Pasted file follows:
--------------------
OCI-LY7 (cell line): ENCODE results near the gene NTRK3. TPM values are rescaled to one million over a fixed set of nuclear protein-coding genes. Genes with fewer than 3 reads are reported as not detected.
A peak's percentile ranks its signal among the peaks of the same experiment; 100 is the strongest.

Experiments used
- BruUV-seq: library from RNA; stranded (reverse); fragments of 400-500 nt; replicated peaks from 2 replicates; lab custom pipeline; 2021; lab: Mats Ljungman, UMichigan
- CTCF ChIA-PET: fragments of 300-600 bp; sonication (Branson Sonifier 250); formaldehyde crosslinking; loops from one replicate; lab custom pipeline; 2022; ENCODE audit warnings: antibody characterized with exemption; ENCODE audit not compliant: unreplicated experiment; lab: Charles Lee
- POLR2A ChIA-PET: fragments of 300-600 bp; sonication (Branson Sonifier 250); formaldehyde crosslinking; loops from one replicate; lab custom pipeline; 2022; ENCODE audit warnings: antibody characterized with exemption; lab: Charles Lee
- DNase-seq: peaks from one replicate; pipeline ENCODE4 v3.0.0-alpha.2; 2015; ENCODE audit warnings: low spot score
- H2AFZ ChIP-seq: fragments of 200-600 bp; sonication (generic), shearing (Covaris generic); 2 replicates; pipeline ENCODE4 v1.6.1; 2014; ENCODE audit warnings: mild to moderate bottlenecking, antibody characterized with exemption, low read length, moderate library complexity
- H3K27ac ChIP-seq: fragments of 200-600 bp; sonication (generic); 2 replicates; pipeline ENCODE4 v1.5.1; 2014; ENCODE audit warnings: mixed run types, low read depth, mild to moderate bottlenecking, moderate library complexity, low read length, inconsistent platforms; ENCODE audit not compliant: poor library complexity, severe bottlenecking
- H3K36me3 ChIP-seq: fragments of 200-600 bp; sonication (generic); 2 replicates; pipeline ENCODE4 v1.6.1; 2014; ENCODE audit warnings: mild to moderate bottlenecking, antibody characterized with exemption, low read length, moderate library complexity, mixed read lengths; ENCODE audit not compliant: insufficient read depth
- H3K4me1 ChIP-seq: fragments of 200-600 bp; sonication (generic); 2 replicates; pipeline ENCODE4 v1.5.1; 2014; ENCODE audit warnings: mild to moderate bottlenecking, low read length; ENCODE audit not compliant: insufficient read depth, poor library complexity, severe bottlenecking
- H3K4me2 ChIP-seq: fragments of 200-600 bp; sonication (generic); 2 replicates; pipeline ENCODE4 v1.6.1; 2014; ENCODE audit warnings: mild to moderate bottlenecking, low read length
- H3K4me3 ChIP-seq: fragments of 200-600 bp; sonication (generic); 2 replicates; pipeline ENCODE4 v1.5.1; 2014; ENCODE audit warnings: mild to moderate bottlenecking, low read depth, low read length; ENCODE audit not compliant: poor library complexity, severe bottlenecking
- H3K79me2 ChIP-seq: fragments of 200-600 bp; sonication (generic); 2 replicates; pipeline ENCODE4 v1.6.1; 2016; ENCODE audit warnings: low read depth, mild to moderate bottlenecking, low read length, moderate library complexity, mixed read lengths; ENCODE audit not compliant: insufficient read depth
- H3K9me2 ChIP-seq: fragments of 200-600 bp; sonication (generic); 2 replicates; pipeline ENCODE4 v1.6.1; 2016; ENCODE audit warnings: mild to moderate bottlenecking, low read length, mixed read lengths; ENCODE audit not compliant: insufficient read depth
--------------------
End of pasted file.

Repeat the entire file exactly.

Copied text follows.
OCI-LY7 (cell line): ENCODE results near the gene NTRK3. TPM values are rescaled to one million over a fixed set of nuclear protein-coding genes. Genes with fewer than 3 reads are reported as not detected.
A peak's percentile ranks its signal among the peaks of the same experiment; 100 is the strongest.

Experiments used
- BruUV-seq: library from RNA; stranded (reverse); fragments of 400-500 nt; replicated peaks from 2 replicates; lab custom pipeline; 2021; lab: Mats Ljungman, UMichigan
- CTCF ChIA-PET: fragments of 300-600 bp; sonication (Branson Sonifier 250); formaldehyde crosslinking; loops from one replicate; lab custom pipeline; 2022; ENCODE audit warnings: antibody characterized with exemption; ENCODE audit not compliant: unreplicated experiment; lab: Charles Lee
- POLR2A ChIA-PET: fragments of 300-600 bp; sonication (Branson Sonifier 250); formaldehyde crosslinking; loops from one replicate; lab custom pipeline; 2022; ENCODE audit warnings: antibody characterized with exemption; lab: Charles Lee
- DNase-seq: peaks from one replicate; pipeline ENCODE4 v3.0.0-alpha.2; 2015; ENCODE audit warnings: low spot score
- H2AFZ ChIP-seq: fragments of 200-600 bp; sonication (generic), shearing (Covaris generic); 2 replicates; pipeline ENCODE4 v1.6.1; 2014; ENCODE audit warnings: mild to moderate bottlenecking, antibody characterized with exemption, low read length, moderate library complexity
- H3K27ac ChIP-seq: fragments of 200-600 bp; sonication (generic); 2 replicates; pipeline ENCODE4 v1.5.1; 2014; ENCODE audit warnings: mixed run types, low read depth, mild to moderate bottlenecking, moderate library complexity, low read length, inconsistent platforms; ENCODE audit not compliant: poor library complexity, severe bottlenecking
- H3K36me3 ChIP-seq: fragments of 200-600 bp; sonication (generic); 2 replicates; pipeline ENCODE4 v1.6.1; 2014; ENCODE audit warnings: mild to moderate bottlenecking, antibody characterized with exemption, low read length, moderate library complexity, mixed read lengths; ENCODE audit not compliant: insufficient read depth
- H3K4me1 ChIP-seq: fragments of 200-600 bp; sonication (generic); 2 replicates; pipeline ENCODE4 v1.5.1; 2014; ENCODE audit warnings: mild to moderate bottlenecking, low read length; ENCODE audit not compliant: insufficient read depth, poor library complexity, severe bottlenecking
- H3K4me2 ChIP-seq: fragments of 200-600 bp; sonication (generic); 2 replicates; pipeline ENCODE4 v1.6.1; 2014; ENCODE audit warnings: mild to moderate bottlenecking, low read length
- H3K4me3 ChIP-seq: fragments of 200-600 bp; sonication (generic); 2 replicates; pipeline ENCODE4 v1.5.1; 2014; ENCODE audit warnings: mild to moderate bottlenecking, low read depth, low read length; ENCODE audit not compliant: poor library complexity, severe bottlenecking
- H3K79me2 ChIP-seq: fragments of 200-600 bp; sonication (generic); 2 replicates; pipeline ENCODE4 v1.6.1; 2016; ENCODE audit warnings: low read depth, mild to moderate bottlenecking, low read length, moderate library complexity, mixed read lengths; ENCODE audit not compliant: insufficient read depth
- H3K9me2 ChIP-seq: fragments of 200-600 bp; sonication (generic); 2 replicates; pipeline ENCODE4 v1.6.1; 2016; ENCODE audit warnings: mild to moderate bottlenecking, low read length, mixed read lengths; ENCODE audit not compliant: insufficient read depth